The costly problem of pain
It is estimated that up to 100 million Americans live with moderate to severe pain as a result of disease or injuries. Opioid-based analgesics are the gold standard for pain treatment. However, the long-term use of these analgesics carries significant risk for lethal respiratory depression, tolerance, addiction and diversion. Approximately 25% of patients prescribed opioids for chronic pain misuse them at an estimated economic burden of $78.5 billion annually. There is a significant unmet need for pain management modalities without this social-economic burden. Opioid receptors reside in both the central and peripheral nervous system and risks associated with opioid analgesics are primarily due to actions within the central nervous system. There have been several strategies employed to avoid these risks, including: (1) slow-release opioid analgesics, (2) combining drugs that activate opioid receptors (agonists) with drugs that block opioid receptors (antagonists), (3) adding abuse-deterring compounds to the formulation, and (4) using opioid agonists that do not enter the brain. Unfortunately, these approaches have failed to provide effective pain management that truly eliminates the risk of addiction.
University of Minnesota researchers Dr. George Wilcox and Dr. Carolyn Fairbanks have developed a novel method for treating pain by administering a peripherally restricted μ-opioid analgesics in combination with a δ-opioid receptor analgesic. Combining loperamide, a highly efficacious μ-opioid receptor agonist that is excluded from the central nervous system, and oxymorphindole, a δ-opioid receptor agonist that was shown to synergize with morphine spinally, elicits an analgesic effect in inflamed animals at doses as much as 150 times less than administration of either compound alone. Restriction of the μ-opioid agonist to the peripheral nervous system eliminates the respiratory depression and abuse/addiction potential associated with opioid-based analgesics that gain access to the CNS. Furthermore, while the compounds behave synergistically in relation to their analgesic properties, their combination does not multiply observed side effects, which results in a therapeutic treatment window that is 5-50 times larger than either compound used alone. Taken together the loperamide-oxymorphindole combination is a promising pain intervention with a significantly diminished risk profile.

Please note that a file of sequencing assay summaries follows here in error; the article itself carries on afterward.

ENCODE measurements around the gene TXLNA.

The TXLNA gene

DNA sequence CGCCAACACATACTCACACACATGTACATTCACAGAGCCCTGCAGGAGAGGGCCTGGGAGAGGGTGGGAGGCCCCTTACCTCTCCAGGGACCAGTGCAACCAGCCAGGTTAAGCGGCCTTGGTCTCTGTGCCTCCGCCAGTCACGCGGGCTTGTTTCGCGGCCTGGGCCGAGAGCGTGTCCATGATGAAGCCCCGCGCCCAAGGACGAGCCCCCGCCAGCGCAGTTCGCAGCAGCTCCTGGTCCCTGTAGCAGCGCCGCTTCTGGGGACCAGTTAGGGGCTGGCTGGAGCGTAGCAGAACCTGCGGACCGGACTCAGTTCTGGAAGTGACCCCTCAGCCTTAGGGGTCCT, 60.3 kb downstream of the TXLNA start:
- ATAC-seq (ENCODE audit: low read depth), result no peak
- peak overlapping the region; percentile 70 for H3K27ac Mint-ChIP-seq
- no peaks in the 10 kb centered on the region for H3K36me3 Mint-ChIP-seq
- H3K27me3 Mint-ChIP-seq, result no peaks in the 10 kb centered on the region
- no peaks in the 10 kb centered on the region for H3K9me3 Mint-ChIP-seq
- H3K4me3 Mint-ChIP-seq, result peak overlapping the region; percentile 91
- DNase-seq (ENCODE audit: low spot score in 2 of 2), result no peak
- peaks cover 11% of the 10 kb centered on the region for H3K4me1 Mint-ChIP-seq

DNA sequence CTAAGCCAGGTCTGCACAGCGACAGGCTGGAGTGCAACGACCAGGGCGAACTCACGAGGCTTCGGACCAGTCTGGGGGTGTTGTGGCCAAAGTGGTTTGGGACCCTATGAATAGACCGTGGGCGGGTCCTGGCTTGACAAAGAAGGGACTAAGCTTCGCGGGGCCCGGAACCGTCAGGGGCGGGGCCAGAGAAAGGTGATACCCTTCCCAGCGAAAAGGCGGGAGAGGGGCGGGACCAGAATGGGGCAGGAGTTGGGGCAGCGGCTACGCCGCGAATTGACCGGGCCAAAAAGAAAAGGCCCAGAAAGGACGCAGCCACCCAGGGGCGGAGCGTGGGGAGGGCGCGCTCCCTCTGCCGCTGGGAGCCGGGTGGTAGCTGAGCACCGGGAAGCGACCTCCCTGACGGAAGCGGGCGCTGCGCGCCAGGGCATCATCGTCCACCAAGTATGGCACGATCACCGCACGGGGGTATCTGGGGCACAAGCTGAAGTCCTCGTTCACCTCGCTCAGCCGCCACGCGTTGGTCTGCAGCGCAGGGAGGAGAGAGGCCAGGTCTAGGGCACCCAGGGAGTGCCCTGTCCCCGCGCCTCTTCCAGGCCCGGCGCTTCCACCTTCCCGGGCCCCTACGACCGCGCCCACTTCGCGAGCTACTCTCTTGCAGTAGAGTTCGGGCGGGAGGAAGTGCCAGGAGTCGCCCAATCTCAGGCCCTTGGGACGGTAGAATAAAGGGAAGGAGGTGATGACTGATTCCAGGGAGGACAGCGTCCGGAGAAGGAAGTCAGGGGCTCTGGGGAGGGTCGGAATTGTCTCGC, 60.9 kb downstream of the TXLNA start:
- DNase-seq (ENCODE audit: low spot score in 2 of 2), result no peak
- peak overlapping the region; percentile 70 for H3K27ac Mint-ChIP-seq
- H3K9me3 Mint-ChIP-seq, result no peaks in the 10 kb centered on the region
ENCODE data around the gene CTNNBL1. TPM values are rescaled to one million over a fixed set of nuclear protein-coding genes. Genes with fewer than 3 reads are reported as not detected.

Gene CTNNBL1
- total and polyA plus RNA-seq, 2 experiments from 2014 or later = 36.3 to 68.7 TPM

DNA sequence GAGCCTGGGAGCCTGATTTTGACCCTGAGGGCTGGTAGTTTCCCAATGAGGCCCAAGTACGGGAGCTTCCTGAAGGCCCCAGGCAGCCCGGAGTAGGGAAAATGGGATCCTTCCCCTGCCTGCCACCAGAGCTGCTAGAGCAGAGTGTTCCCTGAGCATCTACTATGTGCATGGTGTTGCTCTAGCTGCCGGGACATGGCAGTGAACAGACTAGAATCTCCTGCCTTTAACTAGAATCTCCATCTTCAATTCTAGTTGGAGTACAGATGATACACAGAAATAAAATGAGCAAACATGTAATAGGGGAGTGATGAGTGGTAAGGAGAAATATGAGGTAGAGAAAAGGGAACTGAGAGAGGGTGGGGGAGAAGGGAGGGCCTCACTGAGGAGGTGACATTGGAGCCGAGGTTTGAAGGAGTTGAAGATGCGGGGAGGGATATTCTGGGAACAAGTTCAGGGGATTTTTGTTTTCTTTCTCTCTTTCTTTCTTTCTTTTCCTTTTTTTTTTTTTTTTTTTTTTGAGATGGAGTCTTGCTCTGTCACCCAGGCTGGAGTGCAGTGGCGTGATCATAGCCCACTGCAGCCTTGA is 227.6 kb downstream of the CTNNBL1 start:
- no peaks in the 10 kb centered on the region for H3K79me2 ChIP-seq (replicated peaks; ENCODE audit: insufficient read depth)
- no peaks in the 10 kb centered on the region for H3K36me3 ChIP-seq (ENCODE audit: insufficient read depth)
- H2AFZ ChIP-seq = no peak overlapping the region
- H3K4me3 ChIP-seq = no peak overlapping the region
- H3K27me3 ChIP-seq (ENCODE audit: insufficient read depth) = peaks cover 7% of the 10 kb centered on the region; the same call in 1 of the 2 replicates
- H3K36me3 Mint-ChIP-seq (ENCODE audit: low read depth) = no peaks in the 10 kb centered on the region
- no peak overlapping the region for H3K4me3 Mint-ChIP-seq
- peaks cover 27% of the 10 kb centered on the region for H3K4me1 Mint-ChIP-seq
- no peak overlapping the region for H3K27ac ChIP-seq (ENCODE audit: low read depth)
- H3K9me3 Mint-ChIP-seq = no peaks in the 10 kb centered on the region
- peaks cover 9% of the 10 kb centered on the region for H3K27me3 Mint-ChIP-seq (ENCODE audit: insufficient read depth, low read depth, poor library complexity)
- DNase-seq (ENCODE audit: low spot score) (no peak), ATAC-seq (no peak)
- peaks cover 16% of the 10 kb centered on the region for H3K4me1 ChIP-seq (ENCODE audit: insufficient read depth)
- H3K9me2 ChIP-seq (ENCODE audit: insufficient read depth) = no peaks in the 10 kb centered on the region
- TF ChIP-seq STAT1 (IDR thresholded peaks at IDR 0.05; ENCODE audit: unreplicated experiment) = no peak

Phase of Development
TRL: 4-5. In vivo animal data.
Features & Benefits
- Non-addictive pain management: Use of μ-opioid compound that is restricted from entering the CNS eliminates the development of chemical dependence.
- Highly-potent analgesic: Synergism between μ- and δ-opioid receptor agonists leads full analgesic effects at doses as much as 50 times less than their use alone.
- Minimal side effects and low dosing: The greatly increased analgesic potency does not generalize to the side effects, so that the use of both agonists together results in a therapeutic window 5-50 times larger than either alone.
- No development of opioid tolerance: The greatly reduced doses of the two analgesics allows repeated dosing without the development of opioid tolerance.
- Non-addictive post-operative pain management
- Chronic and cancer-related pain management
- Prescription or OTC medication
- Long-term dosing for chronic pain without the development of opioid tolerance
- George Wilcox, PhD Professor, Dept. of Neuroscience
- Carolyn Fairbanks, PhD Associate Dean for Research and Professor, Dept. of Pharmaceutics
- Philip Portoghese, PhD Distinguished Professor, Dept. of Medicinal Chemistry
- Eyup Akgün, PhD Research Associate Professor, Dept of Medicinal Chemistry
This technology is now available for:
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An analgesic combination of peripherally restricted opioids eliminates the risk of respiratory depression, chemical addiction, or abuse.
Name: Sandipan Banerjee